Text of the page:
The effects of perceived web page aesthetic quality on reading comprehension performance.

Phongsatha, Satha, Ph.D., University of Kansas, 2008


The relationship between graphic and design quality for online instructional materials and students' performance has not been clearly defined. In website design, the aesthetic quality has been linked to users' perceptions of the website usability as well as to users' satisfaction. The purpose of this study was to investigate the relationship between participants' perceptions of web page aesthetic qualities and participants' performance in a reading comprehension test and their time on task.

The study controlled the interactive and reading elements on the computer screen by having the same font-color, background-color, and font-style in the central reading passage area while having three different web designs surrounding the web passage. Experts selected three surrounding web designs that they rated as: appealing, unappealing, and no design (control).

A total of 81 participants ages 18-40 were assigned to three reading passages using a counter-balancing method to assign the three web page designs. After reading the three passages, selected from practice SAT exams, the participants completed validated comprehension test for each passage. The reading time (includes reading and test-taking) was recorded for each passage.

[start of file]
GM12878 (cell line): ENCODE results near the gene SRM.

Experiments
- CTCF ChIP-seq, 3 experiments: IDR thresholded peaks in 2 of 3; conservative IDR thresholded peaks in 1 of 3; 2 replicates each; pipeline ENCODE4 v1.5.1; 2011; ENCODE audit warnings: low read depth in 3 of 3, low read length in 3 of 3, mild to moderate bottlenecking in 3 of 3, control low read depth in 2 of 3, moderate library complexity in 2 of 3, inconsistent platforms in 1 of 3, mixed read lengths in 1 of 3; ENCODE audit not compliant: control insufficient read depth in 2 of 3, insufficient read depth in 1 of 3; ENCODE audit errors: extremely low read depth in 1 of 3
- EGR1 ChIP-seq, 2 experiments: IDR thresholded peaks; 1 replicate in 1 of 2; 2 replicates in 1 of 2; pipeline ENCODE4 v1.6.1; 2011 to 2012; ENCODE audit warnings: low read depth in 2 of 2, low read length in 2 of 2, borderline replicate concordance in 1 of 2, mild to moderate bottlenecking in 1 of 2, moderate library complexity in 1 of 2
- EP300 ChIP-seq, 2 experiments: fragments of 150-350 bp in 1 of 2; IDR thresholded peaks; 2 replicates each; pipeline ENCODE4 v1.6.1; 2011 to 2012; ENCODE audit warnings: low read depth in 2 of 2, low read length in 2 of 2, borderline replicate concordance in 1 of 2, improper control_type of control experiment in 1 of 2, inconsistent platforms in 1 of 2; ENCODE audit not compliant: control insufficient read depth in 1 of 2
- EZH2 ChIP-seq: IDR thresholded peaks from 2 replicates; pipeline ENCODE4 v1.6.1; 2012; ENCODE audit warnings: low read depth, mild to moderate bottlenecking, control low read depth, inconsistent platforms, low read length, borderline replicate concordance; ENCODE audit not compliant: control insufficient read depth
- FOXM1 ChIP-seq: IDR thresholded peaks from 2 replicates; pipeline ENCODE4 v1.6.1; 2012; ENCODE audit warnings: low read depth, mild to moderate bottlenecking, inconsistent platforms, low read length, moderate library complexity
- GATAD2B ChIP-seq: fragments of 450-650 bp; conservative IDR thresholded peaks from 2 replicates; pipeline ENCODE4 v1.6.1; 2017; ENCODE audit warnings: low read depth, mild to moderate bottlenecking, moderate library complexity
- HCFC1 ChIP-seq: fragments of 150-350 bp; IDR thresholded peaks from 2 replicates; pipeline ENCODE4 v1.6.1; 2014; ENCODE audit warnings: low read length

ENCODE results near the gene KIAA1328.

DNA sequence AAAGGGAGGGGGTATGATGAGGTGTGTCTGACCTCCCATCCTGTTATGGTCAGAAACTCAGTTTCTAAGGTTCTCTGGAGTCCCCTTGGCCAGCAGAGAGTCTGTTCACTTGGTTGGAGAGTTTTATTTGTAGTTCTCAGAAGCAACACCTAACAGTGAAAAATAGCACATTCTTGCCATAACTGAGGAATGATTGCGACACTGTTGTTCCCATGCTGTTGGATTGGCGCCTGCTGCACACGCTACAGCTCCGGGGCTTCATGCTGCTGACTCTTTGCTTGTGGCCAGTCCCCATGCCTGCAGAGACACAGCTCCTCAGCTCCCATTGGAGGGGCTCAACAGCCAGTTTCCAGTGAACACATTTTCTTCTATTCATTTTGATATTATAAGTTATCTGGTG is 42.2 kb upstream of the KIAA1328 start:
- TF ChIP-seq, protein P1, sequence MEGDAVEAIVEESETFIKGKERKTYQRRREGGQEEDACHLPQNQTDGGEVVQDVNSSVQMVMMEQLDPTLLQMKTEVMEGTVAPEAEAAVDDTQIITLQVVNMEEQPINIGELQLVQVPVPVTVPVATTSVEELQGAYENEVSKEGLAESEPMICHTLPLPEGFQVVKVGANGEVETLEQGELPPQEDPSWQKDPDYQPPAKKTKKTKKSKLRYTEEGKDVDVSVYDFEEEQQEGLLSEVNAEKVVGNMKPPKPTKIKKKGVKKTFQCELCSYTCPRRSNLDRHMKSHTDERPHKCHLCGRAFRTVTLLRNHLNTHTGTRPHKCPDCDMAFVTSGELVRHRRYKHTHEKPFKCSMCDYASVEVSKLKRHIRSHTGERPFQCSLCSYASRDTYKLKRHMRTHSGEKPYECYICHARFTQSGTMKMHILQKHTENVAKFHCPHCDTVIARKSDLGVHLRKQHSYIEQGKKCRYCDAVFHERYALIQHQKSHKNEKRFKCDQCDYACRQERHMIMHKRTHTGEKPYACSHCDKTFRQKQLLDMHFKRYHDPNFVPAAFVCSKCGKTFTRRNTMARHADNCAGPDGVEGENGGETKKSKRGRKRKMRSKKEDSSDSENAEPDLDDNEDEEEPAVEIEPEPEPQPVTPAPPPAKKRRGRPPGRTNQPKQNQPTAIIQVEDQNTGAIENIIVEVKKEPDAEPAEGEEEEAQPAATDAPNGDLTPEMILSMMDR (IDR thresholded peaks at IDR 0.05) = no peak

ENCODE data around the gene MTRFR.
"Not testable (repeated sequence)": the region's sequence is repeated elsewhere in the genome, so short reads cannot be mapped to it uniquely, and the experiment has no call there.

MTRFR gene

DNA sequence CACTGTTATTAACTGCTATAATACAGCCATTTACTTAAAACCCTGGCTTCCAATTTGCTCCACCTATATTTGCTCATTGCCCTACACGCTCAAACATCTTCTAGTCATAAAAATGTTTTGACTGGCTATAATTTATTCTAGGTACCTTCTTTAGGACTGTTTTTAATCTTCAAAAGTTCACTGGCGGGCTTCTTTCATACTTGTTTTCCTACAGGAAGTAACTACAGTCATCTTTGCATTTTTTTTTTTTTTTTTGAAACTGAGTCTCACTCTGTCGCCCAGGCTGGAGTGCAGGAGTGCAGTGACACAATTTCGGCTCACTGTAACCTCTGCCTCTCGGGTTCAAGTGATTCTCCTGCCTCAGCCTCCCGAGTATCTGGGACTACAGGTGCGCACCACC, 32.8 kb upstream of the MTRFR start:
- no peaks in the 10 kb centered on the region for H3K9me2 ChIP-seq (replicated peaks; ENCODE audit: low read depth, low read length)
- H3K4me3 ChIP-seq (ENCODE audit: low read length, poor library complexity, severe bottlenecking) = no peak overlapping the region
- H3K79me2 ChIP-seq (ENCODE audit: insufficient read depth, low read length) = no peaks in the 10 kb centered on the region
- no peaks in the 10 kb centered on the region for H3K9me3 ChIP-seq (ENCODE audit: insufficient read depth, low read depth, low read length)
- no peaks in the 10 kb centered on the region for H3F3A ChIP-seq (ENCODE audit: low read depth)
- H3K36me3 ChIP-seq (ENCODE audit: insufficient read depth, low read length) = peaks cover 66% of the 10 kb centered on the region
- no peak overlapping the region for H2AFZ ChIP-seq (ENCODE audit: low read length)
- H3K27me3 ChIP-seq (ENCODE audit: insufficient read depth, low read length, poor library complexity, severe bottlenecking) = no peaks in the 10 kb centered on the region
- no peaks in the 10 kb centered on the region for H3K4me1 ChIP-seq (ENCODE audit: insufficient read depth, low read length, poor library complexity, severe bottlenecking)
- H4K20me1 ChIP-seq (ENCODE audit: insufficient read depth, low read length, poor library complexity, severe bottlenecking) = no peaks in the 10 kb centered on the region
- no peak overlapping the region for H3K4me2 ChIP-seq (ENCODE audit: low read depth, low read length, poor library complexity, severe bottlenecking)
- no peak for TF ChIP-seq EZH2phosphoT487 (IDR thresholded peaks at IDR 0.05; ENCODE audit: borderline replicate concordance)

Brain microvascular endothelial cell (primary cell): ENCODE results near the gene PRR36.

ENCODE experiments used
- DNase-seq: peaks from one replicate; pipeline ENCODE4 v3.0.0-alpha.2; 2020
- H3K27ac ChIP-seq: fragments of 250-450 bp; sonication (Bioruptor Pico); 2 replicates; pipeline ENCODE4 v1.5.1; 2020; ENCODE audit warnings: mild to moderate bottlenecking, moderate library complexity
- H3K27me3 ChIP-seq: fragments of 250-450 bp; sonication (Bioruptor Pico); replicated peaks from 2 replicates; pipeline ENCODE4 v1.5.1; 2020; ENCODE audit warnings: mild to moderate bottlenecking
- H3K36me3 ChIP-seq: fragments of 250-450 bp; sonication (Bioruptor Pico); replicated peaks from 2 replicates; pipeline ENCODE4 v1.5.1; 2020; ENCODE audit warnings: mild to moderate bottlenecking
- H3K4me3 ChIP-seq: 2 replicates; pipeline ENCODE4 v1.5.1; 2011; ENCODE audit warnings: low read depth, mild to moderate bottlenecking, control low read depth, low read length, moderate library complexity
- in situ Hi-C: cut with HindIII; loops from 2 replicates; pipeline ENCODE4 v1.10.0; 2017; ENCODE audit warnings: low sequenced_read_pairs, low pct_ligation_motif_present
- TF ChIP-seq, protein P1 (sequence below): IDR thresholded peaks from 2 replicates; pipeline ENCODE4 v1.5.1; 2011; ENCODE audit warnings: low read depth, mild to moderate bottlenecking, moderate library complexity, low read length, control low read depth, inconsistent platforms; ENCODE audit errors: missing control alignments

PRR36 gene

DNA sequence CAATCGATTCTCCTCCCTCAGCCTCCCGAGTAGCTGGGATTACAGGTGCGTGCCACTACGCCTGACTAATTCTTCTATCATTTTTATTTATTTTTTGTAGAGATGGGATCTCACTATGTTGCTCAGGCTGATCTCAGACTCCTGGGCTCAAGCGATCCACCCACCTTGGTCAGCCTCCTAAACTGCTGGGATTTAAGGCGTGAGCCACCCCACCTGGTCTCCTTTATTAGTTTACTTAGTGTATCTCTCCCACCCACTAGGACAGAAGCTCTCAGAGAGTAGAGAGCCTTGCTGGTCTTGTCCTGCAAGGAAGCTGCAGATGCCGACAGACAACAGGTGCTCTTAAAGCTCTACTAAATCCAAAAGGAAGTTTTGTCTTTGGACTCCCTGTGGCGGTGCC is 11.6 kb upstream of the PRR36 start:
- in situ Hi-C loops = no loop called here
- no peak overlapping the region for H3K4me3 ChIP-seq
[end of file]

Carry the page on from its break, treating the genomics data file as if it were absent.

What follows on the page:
Results found significant positive correlations between reading time and web page aesthetic rating for the appealing passages A: (r = .46, p > .05) and C: (r = .40, p > .05) and the control passage B: (r = .38 p > .05) conditions. No significant correlations were revealed for reading time on the unappealing design.

This study did not reveal significant correlations between web page aesthetic ratings on reading comprehension nor gender. Though not significant, the difference between the males' moderate negative correlation between aesthetic ratings and reading comprehension across passages (A: r = -.26; B: r = -.38; C: r = -.38) is interesting when compared to the females' positive correlation between aesthetic ratings and reading comprehension across passages (A: r = .33; B: r = .37; C: r = .34).

This study found that more time was spent reading web pages that were judged more appealing under some design and passage conditions. Although the study did not reveal significant findings on reading comprehension, the additional reading time on highly rated aesthetic designs may indicate that pleasing designs enhance interest and willingness to process information. The negative correlations between aesthetics ratings and reading comprehension with males compared with the positive correlations with females indicates that further investigations are needed to explore gender and culture differences on the influence of web page aesthetics.